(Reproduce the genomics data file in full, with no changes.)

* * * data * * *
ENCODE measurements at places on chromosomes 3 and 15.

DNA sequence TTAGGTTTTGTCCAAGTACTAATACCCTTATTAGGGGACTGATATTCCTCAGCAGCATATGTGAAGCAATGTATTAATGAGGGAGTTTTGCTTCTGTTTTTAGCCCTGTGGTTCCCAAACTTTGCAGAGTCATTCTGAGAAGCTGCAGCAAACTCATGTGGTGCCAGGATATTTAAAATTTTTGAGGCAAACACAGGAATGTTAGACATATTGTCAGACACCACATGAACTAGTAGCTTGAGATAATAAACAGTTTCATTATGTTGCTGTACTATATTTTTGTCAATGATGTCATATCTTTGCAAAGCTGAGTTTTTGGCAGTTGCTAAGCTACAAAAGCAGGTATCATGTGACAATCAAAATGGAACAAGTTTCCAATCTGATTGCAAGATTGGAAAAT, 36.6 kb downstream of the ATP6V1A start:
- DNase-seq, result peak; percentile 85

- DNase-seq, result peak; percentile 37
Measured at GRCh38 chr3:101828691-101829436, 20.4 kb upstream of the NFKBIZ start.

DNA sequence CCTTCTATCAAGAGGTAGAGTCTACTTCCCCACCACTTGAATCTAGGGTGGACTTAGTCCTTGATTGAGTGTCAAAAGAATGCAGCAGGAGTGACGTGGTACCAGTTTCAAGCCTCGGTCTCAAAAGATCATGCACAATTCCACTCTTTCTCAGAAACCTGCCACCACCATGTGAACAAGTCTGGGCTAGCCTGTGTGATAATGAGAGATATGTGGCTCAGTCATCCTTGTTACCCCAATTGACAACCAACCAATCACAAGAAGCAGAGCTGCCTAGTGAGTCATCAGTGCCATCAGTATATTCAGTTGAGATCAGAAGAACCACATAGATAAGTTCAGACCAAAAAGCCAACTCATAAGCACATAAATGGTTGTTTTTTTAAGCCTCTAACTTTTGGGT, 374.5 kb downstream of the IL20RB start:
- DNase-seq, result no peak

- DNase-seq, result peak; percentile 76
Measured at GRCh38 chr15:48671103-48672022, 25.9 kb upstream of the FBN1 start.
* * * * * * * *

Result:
ENCODE measurements at places on chromosomes 3 and 15.

DNA sequence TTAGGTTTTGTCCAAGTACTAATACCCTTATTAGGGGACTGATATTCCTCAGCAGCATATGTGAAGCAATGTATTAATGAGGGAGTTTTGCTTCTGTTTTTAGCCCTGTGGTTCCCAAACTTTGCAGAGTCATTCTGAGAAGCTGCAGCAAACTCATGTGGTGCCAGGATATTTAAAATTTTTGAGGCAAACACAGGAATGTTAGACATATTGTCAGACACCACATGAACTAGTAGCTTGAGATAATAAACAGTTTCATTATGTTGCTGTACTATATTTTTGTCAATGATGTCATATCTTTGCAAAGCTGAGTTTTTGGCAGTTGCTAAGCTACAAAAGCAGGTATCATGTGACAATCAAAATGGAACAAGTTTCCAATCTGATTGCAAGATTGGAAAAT, 36.6 kb downstream of the ATP6V1A start:
- DNase-seq, result peak; percentile 85

- DNase-seq, result peak; percentile 37
Measured at GRCh38 chr3:101828691-101829436, 20.4 kb upstream of the NFKBIZ start.

DNA sequence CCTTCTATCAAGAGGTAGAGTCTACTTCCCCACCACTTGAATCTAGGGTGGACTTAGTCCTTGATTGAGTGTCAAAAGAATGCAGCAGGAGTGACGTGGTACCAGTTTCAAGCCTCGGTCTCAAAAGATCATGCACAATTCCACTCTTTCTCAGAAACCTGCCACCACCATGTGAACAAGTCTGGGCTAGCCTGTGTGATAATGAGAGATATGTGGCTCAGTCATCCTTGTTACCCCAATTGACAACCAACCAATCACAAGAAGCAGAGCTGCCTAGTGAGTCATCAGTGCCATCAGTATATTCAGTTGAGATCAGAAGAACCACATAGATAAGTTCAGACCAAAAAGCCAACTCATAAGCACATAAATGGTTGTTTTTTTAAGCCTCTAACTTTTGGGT, 374.5 kb downstream of the IL20RB start:
- DNase-seq, result no peak

- DNase-seq, result peak; percentile 76
Measured at GRCh38 chr15:48671103-48672022, 25.9 kb upstream of the FBN1 start.